The presentations were good, and I really like the people in BMAF, so I'm glad the group is merging with Book of Mormon Central (although I'm not sure what that really means--I just hope it doesn't mean even more Mesoamericanism at BOMC.)
NOTE: For those new to the blog who don't know where I'm coming from, I'm serious about the people at BMAF--I really like them and think they do good work. In my opinion their premise is flawed because it's based on a mistake in Church history, but it's difficult for people to change their minds, so I'm offering my perspectives on some of their publications in this blog. I think they all realize I'm just having a little fun with the articles on their site, in a good natured way, as I seek to encourage them to take another look at the Book of Mormon text, at Oliver's Letter VII, and at the archaeology, geology, anthropology, etc. in North America.
I'm doing a more serious analysis over at http://bookofmormonconsensus.blogspot.com/. Here I just want to point out that the conference was much more about Mesoamerica than the Book of Mormon, as we would expect from their mission statement (which focuses on finding Mesoamerica in the Book of Mormon, not searching all the evidence for the actual setting for the Book of Mormon).
I'll miss BMAF as an organization, though. For one thing, it's fun to have a group so dedicated to a specific geographic theory that they 1) disregard contrary evidence (including what Joseph, Oliver and David said about the subject) and 2) offer their own translation of the text (tapirs, mountainous terrain, volcanoes, north doesn't mean north, etc.). To be fair, they don't all agree on these various translations, but BMAF refuses to publish anything that doesn't support the Mesoamerican setting (or that criticizes that setting). This means there are no BMAF-approved geographies that stick with Joseph's translation.
Fortunately, we still have the Interpreter and the Maxwell Institute and the old FARMS publications to have fun with. But actually, BMAF isn't really going away; I understand that BMAF is going to put all their material on the BOMC web page, where it can be enjoyed for years to come.
One other point. There were some fun criticisms of the "Heartland" model. One question asked how the Heartlanders can explain 3 Nephi when there aren't any volcanoes in the Midwestern U.S. I wanted to submit this question: "What verses in the text mention volcanoes?" I might have done it, too, except I suspect everyone other than hardcore Mesoamerican seers has the same question, and the answer is, none. Not a single verse in the text mentions volcanoes.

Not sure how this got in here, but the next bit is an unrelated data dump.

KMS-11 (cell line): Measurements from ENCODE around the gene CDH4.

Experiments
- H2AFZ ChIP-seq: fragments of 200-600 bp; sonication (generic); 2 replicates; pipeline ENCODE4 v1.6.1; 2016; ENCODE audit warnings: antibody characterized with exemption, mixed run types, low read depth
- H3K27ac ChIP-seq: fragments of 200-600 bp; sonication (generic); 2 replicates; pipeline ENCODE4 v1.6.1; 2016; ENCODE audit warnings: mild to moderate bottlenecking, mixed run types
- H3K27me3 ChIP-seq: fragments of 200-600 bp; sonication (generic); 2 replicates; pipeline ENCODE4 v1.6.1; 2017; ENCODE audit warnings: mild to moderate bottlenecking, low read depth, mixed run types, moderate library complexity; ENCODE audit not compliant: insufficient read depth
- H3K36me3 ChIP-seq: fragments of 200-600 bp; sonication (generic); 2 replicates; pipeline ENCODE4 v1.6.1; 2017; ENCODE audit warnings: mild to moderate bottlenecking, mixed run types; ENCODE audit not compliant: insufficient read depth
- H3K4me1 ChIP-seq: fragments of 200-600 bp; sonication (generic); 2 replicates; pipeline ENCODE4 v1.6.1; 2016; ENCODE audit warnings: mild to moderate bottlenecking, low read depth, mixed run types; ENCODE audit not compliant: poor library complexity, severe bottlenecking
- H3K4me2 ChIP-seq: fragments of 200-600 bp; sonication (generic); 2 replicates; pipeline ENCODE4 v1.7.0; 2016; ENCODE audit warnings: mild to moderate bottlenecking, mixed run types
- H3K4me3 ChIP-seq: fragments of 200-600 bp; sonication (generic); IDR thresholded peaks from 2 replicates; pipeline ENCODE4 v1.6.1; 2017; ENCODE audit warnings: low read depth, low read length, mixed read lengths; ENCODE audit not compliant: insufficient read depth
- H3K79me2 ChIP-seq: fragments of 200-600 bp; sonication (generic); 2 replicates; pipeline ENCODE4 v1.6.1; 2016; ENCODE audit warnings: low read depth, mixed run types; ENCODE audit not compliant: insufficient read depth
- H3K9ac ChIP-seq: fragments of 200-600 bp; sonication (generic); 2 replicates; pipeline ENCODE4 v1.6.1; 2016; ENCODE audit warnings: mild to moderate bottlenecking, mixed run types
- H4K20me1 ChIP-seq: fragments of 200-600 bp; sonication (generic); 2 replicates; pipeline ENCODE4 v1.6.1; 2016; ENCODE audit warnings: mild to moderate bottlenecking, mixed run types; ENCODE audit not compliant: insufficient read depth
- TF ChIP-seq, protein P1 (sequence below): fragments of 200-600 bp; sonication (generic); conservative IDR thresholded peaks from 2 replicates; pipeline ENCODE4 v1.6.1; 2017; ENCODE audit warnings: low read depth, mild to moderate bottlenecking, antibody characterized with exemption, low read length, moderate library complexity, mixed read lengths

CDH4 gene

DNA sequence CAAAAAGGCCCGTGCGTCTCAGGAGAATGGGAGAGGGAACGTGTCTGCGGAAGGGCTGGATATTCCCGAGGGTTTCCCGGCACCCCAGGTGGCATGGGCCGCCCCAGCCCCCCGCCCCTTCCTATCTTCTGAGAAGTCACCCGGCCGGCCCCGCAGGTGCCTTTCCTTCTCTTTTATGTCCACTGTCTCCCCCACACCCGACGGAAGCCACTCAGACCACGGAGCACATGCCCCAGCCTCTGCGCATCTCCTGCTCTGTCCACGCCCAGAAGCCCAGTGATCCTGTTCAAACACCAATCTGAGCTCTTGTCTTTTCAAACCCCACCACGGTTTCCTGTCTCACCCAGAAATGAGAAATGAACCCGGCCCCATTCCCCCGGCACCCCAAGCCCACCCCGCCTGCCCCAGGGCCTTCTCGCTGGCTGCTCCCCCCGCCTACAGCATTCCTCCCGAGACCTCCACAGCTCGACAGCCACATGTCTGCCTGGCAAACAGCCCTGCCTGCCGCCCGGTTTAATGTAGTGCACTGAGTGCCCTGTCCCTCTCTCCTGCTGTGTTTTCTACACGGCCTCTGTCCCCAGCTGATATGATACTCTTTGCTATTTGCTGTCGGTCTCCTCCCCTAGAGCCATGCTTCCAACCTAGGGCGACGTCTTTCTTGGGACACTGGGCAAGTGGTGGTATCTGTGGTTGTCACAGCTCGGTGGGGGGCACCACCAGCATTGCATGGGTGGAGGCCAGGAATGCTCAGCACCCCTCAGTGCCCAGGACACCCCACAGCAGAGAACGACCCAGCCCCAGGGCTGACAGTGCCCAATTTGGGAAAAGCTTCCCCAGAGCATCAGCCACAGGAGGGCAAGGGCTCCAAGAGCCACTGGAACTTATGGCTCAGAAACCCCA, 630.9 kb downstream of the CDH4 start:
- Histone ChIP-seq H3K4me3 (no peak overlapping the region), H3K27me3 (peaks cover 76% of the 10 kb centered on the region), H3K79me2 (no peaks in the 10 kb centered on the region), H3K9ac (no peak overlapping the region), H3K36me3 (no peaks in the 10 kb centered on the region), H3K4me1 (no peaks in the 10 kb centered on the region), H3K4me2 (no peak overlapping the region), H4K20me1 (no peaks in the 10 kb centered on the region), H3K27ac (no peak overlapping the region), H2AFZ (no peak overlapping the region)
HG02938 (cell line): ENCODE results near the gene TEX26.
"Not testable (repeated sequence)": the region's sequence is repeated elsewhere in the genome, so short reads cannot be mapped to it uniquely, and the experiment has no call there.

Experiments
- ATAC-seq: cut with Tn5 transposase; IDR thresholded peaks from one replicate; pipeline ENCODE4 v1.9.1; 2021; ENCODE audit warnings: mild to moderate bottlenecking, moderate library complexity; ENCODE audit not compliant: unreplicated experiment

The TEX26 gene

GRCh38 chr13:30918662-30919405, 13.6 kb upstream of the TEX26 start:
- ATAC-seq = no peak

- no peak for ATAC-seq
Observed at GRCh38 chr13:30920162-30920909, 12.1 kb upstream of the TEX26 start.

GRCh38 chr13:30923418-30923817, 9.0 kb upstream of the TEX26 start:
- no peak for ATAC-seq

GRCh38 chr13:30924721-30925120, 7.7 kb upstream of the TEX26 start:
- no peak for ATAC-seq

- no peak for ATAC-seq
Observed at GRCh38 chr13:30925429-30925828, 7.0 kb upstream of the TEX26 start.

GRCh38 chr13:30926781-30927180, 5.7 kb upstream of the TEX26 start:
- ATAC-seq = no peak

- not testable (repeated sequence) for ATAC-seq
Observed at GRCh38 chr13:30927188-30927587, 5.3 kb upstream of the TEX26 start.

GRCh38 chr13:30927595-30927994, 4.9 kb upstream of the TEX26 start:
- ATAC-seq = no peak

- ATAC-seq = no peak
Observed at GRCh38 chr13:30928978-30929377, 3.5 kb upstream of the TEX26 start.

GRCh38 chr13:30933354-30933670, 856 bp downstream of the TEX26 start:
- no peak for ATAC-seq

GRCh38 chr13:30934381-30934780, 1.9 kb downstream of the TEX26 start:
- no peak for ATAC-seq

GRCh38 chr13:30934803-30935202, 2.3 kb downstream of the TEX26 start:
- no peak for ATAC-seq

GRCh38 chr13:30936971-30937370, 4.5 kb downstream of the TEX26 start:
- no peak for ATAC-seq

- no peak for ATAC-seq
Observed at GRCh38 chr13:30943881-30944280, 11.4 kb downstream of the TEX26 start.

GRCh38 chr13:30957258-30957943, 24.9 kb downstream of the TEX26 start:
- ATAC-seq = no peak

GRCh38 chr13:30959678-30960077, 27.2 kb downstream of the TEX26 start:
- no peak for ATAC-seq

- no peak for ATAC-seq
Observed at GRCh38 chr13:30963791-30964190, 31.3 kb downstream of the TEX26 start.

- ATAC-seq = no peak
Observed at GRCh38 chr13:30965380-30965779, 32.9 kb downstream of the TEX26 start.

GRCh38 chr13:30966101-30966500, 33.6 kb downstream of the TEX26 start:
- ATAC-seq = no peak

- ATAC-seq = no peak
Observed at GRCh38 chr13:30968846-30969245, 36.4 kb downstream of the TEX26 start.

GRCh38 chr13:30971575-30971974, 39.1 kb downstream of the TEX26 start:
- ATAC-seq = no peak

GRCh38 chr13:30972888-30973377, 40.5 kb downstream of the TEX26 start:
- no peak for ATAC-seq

CES and BYU people keep reading "volcano" in the text, but you have to be specially trained in the (should I say ministry?) to see it there. Even apart from the absence of the term in the text's detailed accounts of the supposedly volcanic eruptions in 3 Nephi, does anyone seriously believe that people living in Mesoamerica for 1,000 years would never once mention volcanoes? (Some might say this is the mirror image of the "snow" argument against North America. I'll do a separate post on that.)
I posted on volcanoes recently, but to reiterate, here's why the Mesoamerican seers insist on volcanoes. The only way to explain the 3 Nephi destruction in a Mesoamerican setting is if there were volcanic eruptions. The only way to explain why Samuel the Lamanite and Mormon didn't simply write "volcanoes erupted" is... well, I have no idea. If they lived their whole lives in Mesoamerican, one would think the Book of Mormon authors would know the term for a big mountain that periodically erupts and kills people and destroys property. But it's not in the text, so the Mesoamerican seers supply the term that Samuel or Mormon (or Joseph Smith) overlooked, and then establish that as a requirement in the text, so they can say the North American setting doesn't work because there are no volcanoes there.
I realize how crazy that sounds, but that's their argument, and it came up several times during the BMAF conference.
More fun, one group had a poster and handouts about the spread of ancient maize labeled "Maize Map answer to Heart Lander Hoax (Ancient America Foundation)." To their credit, when I pointed out that "Hoax" wasn't exactly a collaborative (or even humorous) term, they whited it out (although you can still see the word under the white out). Of course, the poster had nothing to do with Book of Mormon geography, unless you want to believe Nephites lived in Buenos Aires, Lima, and El Paso, Texas. I know some of the people at AAF, and I like them, too. I chalk up this poster/handout to ignorance about the proposed North American setting for the Book of Mormon.
IOW, they need to read this blog.